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Your guide to correct riding posture

Last updated on: December 08, 2013 10:40 IST

Your guide to correct riding posture

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RideTillIDie.com

A few tips on the basics of body positioning while riding your bike

Whether you ride to live or live to ride, the fundamentals of riding a motorcylce are the same... and most people have them completely wrong. In most situations it's easier and wiser to learn from someone with a certain degree of experience. However in this particular situation the experience of more conditioned riders can be misguiding.

Thousands of kilometres on the road have trained their muscle memories to retain complicated riding mechanics. Hence, certain concepts such as counter steering and body positioning can be brushed of as simply as, "Just relax and point the bike in the direction you want it to go". Coupled with a few bad habits every rider picks up along the way, this can be a little disconcerting for a newbie.

So whether you're starting from scratch or you're a regular roadie who's wondering why you still have that back ache that won't go away, here are a few tips on the basics of body positioning.

The correct body position depends on one key factor -- your shape and size in relation to that of your bike, especially where you place your upper body and arms when seated. For example the way you would be seated on a sports bike would be completely different to a cruiser.

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Photographs: Pradeep Bandekar
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Seating

The purpose of your seating is to lock you onto the bike. What this means is you should not need your arms to stay on the bike once you are seated properly. This allows you to manoeuvre and turn with your shoulders, brake and accelerate more conveniently and stay in a stable position.

The best way to ensure a proper seating position on a standard or a sports bike is to stand up straight on the foot pegs and sit back down. Wherever you land is the proper seating position for you. For larger cruisers the foot pedals are situated towards the front of the seat. This makes seating even easier.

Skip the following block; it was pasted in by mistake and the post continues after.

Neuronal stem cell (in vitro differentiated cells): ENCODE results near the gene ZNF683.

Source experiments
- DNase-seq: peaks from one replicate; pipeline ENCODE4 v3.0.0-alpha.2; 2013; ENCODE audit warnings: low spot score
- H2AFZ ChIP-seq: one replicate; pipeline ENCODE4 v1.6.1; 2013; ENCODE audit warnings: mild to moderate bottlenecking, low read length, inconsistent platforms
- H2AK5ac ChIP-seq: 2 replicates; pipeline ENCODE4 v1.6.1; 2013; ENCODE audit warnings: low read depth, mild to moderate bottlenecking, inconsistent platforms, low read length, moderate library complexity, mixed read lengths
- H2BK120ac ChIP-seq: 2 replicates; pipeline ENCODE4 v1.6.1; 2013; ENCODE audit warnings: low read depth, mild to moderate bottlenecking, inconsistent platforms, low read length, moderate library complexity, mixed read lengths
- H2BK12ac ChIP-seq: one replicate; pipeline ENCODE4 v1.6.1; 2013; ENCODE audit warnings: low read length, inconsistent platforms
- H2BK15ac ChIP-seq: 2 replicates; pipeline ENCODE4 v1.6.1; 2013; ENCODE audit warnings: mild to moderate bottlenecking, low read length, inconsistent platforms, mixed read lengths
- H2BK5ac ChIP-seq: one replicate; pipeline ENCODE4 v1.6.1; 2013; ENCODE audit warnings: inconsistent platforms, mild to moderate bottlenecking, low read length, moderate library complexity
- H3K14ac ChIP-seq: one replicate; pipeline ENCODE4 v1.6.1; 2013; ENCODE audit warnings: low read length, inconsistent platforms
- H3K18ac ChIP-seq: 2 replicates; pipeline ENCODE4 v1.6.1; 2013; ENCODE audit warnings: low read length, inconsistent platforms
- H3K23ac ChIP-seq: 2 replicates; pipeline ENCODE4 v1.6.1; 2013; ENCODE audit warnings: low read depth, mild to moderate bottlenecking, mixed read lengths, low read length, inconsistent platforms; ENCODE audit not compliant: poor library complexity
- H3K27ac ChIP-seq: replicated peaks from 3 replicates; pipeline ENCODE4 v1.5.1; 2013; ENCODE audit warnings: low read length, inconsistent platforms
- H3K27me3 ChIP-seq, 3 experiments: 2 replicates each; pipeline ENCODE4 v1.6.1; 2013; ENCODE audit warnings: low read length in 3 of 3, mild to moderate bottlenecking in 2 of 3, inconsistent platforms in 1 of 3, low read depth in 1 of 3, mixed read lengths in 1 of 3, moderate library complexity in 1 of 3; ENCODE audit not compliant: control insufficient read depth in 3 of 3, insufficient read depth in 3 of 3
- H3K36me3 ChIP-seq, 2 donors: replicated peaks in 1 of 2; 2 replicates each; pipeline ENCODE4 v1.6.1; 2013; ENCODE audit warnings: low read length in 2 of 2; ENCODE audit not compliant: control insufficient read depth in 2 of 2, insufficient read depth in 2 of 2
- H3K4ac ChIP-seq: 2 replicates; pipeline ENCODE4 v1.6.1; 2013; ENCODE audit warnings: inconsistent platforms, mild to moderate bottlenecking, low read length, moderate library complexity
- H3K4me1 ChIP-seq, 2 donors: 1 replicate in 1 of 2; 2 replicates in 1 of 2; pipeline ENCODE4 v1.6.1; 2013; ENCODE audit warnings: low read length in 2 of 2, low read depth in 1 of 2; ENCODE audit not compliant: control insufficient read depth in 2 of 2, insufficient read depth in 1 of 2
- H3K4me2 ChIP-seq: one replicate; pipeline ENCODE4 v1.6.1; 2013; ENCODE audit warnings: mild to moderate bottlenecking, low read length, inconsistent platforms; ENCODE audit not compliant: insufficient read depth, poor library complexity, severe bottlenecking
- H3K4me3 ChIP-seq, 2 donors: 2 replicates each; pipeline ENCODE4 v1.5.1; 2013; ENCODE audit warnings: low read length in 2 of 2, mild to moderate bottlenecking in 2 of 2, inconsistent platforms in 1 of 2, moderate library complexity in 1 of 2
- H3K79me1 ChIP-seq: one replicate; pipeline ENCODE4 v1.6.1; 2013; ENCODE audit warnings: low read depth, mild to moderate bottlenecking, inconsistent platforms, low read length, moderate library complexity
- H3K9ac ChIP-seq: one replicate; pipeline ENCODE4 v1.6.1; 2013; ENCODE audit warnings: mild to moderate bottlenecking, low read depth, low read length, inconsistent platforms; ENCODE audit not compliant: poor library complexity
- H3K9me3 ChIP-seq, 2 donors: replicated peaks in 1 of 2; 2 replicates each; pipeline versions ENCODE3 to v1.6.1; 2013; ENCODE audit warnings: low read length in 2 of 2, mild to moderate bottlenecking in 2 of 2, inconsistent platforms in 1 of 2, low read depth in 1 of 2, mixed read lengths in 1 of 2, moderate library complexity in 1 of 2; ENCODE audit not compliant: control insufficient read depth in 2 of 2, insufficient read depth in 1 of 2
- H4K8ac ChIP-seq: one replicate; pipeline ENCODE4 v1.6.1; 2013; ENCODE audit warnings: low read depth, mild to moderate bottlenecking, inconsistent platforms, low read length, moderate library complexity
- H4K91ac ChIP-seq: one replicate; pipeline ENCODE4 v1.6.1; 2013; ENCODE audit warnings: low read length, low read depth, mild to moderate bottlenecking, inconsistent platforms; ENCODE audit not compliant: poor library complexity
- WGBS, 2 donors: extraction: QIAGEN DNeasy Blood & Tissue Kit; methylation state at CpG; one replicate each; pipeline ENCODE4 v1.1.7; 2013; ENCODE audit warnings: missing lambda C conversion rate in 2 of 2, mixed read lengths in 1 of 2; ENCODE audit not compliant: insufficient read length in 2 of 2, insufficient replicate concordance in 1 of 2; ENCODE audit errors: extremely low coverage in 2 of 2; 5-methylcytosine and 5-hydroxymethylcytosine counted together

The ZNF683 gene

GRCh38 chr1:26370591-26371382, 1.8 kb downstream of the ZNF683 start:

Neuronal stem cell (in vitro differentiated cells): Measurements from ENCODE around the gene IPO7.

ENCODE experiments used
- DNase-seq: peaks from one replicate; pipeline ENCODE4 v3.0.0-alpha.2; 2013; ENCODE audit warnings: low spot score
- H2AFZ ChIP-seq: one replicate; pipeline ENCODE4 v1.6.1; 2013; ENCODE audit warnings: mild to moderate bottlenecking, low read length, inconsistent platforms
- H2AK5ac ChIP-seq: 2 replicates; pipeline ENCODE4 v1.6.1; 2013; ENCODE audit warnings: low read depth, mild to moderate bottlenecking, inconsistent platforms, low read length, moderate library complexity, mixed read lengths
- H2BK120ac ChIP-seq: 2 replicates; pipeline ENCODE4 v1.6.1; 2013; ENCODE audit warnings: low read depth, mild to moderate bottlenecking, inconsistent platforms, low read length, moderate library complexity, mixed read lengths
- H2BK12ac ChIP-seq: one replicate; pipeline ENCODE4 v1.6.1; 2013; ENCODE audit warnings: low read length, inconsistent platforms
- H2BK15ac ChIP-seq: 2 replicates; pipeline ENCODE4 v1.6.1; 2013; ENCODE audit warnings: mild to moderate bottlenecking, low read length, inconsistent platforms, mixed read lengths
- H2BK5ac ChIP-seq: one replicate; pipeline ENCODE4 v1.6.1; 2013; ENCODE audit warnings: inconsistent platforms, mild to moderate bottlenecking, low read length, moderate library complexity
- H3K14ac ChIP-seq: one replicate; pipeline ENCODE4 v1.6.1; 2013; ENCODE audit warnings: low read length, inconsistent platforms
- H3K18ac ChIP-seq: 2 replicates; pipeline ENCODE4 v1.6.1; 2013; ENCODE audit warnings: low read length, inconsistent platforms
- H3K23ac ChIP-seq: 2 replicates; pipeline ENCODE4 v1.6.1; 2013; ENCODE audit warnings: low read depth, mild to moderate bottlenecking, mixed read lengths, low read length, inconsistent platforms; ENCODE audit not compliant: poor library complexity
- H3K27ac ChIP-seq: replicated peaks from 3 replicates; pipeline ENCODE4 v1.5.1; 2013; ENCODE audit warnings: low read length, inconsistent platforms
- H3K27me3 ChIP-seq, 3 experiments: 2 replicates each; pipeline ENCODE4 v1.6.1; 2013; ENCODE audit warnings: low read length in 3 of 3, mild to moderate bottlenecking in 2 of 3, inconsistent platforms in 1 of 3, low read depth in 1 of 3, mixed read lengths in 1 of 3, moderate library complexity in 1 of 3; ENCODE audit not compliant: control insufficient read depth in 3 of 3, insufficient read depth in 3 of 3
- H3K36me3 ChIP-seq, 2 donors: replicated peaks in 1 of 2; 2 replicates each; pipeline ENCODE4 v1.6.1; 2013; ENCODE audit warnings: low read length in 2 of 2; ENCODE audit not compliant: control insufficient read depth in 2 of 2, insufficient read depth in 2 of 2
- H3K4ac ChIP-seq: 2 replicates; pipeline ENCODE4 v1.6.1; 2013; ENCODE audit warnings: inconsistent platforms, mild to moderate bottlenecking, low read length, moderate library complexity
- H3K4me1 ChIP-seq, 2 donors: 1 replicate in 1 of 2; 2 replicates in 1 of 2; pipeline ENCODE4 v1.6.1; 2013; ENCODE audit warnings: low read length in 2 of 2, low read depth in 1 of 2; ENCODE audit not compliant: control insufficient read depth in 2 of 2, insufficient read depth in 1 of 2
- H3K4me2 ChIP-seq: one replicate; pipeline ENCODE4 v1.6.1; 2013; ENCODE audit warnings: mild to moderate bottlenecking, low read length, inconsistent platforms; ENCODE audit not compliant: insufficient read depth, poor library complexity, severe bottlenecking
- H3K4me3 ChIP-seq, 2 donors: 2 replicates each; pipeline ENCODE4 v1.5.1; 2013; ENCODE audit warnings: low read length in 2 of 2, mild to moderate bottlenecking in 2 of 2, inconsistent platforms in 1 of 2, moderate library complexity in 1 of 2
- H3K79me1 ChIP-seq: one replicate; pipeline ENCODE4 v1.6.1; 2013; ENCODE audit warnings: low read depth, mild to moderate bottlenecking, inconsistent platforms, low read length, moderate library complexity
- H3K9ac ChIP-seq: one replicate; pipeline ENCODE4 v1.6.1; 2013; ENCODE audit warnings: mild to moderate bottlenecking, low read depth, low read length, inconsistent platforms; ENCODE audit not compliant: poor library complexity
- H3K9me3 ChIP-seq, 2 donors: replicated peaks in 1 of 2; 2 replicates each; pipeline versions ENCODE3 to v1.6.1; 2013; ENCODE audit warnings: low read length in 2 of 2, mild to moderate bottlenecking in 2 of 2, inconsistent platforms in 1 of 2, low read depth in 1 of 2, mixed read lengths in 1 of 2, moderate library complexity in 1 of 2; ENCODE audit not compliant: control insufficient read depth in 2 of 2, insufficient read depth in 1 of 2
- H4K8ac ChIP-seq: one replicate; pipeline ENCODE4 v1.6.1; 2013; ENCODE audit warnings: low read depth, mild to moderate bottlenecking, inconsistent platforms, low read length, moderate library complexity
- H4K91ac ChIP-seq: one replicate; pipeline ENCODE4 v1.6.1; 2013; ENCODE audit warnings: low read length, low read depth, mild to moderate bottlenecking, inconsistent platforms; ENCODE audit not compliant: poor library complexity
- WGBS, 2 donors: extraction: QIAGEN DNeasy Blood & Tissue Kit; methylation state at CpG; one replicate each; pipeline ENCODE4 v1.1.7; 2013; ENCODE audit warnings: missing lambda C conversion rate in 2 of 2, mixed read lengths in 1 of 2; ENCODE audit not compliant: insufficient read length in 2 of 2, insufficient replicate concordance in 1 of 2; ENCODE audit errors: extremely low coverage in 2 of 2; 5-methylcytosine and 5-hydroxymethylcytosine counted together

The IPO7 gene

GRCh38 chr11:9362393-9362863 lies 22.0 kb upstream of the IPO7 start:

Wherever you can sit and reach the pedals easily while still bending your knees slightly is the correct sitting position on that respective bike.


Photographs: Pradeep Bandekar
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Arm position

Have you ever noticed a novice sports bike rider sitting upright with arms pointed straight down towards the handle bars? This is the worst position for your arms, making it difficult to properly control the bike. First, look for the pivot points on your handle bars.

The proper arm position for any bike involves having your elbows at/slightly below the level of the handlebars so that your forearm is parallel to the ground (or bent slightly upward).

You have least resistance and most control in this position since the bars feel the lightest and respond more accurately to your steering inputs.


Photographs: Abhijit Mhamunkar
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Torso

Once you have corrected your seating and arm position, the next step should come intuitively -- your torso position. Hold up your torso without putting any weight on the handlebars. Keep in mind that you can't steer something accurately while using it to hold yourself up at the same time. Also, when your arms are relaxed they act as shock absorbers diffusing the strain from bumps and pot holes. When they are holding up your weight you're putting direct strain on your joints leading to sore wrists and a bad neck.

A lot of people ride for years without even realising some of these basic mistakes, however bad habits are better avoided than unlearned. The correct riding position offers total control over the motorcycle, making it far easier to make turns and emergency manoeuvres without shifting your body position. This allows you to just concentrate on the road and not on your balance.

If you watch professional motorcyclists on the racetrack, you'll notice that there are 3 or 4 basic positions that they lock into for different types of turns or straights. They lock into these positions way before entering a turn, and once they lock in, they don't move around much until it's time to lock-in to another position.

For street riding there is only one position you need to lock into. Sport bike riders or siders who have clip-ons will have a low riding position since they need to get their elbows at/slightly below the hand grips in order to be in a proper position. Standard riders will be able to sit taller in order to have that proper position for their taller bars.

Each rider is unique so you'll have to do a little experimentation for yourself to find the right comfort zone. If you get these basics down though, you shouldn't face too much trouble. After all, may be the age old adage, "As easy as riding a bike" might not just be a crazy simile!


Photographs: Abhijit Mhamunkar
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